In this function integrand, integrand_alpha, integrand_beta, integrand_mu and integrand_sigme are function of this sort:

``````def integrand(y,a,b,m,s,a2,b2,m2,s2):

return abs(((1/2)*b*math.exp(1)**((-1....)
``````

And the first values that I get are as follows:

``````     grad_alpha = 0.210814
``````

In the main program I used this one:

``````    loss = my_loss.apply(a,b,m,s,a2,b2,m2,s2)
``````

Here the loss is of this sort:

``````    tensor([1.1734])
``````

The rest of the code is the same as I had written in the original question. I got an error as this one:

``````    element 0 of tensors does not require grad and does not have a grad_fn
``````

Later I checked in Internet and I saw that this error was related to no gradients in the tensor and a quick fix would be to use Variable after the definition of loss.

``````        loss = my_loss.apply(a,b,m,s,a2,b2,m2,s2)
loss = Variable(loss, requires_grad = True)
``````

This lets the code run but the results show that the loss function does not decrease

`````` Epoch  1 | lr 0.00100 | loss 1.62780
Epoch  1 | lr 0.00100 | loss 1.63068
Epoch  1 | lr 0.00100 | loss 1.61624
Epoch  1 | lr 0.00100 | loss 1.62332
Epoch  1 | lr 0.00100 | loss 1.62789
Epoch  1 | lr 0.00100 | loss 1.64436
``````

I think there is something missing about the Function that I defined, else I should have seen the loss function decreasing. To be on the safe side, I also checked the code for a single parameter and without custom loss function, i.e. with MSE loss that I defined over torch. This worked very well and gave some expected results. I calculated the gradients with Mathematica and tested them in Python and got the same results with Matlab. So the gradients should be OK.

What should then be missing with my Function or the appliaction of it in the main code?

Hi Seyhmus!

These three pieces of information strongly suggest that none of
the arguments you are passing into `my_loss.apply()` have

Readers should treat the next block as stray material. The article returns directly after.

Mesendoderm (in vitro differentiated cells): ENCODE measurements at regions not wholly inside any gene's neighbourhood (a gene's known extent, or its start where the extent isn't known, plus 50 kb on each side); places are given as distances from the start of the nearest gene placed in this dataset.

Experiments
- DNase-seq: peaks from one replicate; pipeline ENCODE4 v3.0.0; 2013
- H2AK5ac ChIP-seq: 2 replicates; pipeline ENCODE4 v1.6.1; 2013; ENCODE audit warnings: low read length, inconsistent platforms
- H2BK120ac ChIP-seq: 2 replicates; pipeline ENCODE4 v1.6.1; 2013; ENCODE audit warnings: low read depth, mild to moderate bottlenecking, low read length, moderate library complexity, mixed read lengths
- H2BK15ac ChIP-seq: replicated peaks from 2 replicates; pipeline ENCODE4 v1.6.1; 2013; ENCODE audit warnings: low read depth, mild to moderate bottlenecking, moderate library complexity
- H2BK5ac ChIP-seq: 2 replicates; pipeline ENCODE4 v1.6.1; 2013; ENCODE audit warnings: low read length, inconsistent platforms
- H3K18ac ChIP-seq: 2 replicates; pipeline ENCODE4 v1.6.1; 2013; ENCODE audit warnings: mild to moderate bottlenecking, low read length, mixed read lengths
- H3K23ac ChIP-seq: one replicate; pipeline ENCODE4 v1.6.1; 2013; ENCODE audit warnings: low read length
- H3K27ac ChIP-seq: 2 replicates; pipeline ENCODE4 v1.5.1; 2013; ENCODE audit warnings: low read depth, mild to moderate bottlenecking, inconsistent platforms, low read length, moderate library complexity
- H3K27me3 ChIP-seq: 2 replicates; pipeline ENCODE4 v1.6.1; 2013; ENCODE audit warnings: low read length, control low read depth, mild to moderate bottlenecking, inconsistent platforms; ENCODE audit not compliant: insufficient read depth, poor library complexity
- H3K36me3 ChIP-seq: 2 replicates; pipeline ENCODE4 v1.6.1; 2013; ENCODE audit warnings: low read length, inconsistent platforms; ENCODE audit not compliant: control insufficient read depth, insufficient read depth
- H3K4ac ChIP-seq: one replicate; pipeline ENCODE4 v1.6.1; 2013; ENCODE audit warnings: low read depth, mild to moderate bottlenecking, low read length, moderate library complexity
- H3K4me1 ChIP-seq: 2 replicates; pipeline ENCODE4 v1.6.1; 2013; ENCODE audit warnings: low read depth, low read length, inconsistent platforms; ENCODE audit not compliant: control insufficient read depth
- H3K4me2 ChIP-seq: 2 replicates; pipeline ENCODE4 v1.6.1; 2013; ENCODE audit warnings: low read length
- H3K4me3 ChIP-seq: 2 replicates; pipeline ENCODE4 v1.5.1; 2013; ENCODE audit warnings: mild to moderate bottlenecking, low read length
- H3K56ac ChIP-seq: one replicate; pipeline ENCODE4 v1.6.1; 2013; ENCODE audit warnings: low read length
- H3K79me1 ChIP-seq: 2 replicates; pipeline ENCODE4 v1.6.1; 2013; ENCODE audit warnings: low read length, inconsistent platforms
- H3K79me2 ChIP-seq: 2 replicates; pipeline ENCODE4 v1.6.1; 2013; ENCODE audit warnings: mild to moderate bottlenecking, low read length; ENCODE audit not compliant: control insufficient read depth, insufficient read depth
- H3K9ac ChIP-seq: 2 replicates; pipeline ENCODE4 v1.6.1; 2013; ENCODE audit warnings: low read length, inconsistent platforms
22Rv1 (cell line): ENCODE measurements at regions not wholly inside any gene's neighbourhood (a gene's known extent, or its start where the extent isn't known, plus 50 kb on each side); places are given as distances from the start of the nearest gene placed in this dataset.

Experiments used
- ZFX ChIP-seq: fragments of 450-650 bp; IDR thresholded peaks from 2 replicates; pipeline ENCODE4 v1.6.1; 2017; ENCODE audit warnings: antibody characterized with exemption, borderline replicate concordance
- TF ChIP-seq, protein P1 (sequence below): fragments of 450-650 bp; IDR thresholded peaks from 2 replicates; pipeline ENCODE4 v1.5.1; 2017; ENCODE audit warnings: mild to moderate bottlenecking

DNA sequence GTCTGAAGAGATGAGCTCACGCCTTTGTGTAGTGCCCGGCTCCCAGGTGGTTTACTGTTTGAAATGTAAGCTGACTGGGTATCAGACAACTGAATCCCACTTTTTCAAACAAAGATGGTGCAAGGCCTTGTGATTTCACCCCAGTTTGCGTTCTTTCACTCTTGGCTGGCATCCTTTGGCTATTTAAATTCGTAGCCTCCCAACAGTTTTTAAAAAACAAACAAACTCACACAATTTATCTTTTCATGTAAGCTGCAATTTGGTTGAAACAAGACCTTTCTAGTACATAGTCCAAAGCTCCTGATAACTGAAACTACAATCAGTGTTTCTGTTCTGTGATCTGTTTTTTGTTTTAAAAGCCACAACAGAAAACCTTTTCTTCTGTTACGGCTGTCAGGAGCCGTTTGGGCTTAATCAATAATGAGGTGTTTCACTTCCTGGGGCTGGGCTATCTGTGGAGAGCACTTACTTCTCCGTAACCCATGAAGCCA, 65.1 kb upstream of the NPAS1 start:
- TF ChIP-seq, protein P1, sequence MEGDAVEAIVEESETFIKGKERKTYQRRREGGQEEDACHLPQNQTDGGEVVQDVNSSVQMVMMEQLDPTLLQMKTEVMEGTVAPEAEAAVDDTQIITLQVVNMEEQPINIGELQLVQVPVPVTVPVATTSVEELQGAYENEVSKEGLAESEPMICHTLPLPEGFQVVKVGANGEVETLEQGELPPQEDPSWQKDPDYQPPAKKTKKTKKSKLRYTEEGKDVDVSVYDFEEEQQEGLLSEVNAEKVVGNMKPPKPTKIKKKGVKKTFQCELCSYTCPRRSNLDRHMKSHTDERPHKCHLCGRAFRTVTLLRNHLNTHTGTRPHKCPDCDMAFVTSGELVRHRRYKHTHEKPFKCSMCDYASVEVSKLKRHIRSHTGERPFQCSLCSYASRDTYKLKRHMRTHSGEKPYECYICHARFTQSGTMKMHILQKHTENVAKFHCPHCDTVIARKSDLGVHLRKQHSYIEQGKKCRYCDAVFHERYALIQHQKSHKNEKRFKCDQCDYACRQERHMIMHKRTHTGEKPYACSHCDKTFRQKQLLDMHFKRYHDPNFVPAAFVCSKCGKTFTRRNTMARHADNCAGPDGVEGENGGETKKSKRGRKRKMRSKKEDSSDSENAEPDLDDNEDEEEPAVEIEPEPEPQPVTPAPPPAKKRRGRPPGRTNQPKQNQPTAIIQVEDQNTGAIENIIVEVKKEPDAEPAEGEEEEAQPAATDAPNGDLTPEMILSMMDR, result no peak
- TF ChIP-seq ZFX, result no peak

`requires_grad = True`. Try printing out the arguments right
before calling `my_loss.apply()` to see whether they show up
with `requires_grad = True`.

Looking at your code – and making some assumptions to fill in the
gaps – `a`, `b`, etc., come from `parameter1`, `parameter2`, etc., so I
have no reason to think that they have `requires_grad = True`.
Furthermore, even though `a2`, `b2`, etc., come from `output`, which,
as the result of `model`, presumably has `requires_grad = True`,
you then call `.item()`, which returns a python scalar (rather than a
tensor), and, as such, strips away any `requires_grad` property.

If you are trying to optimize the parameters of the `model` that
produces `a2`, `b2`, etc., then you have to move these calls to `.item()`.
inside of `my_loss.forward()`. Pass `a2`, etc., into `my_loss.apply()` as
python tensors (and do check that they have `requires_grad = True`
to make sure that something else isn’t getting broken) and convert them
to python scalars (in order to pass them to `quad()`) with calls to `.item()`
inside of `forward()`.

As a general rule, if you find yourself tempted to “manually” turn on
`requires_grad = True` somewhere in the middle of a calculation,
you should resist that temptation. Such a “quick fix” is almost never
an actual fix. Typically, you have “broken the computation graph”
somewhere upstream of your purported fix, and you need find and
fix the actual, upstream problem. (As noted above, in your case, the
calls to `.item()` are likely the culprit that has broken the computation
graph.)

As an aside, `Variable` has been deprecated for some time now, and
the autograd functionality in `Variable` has since been subsumed into
pytorch tensors, so just use regular tensors.

Your version of `backward()` has a flaw. For reasons I won’t go into,
it should work in the particular context in which you call it, but it’s
wrong because its output does not depend on its `grad_output`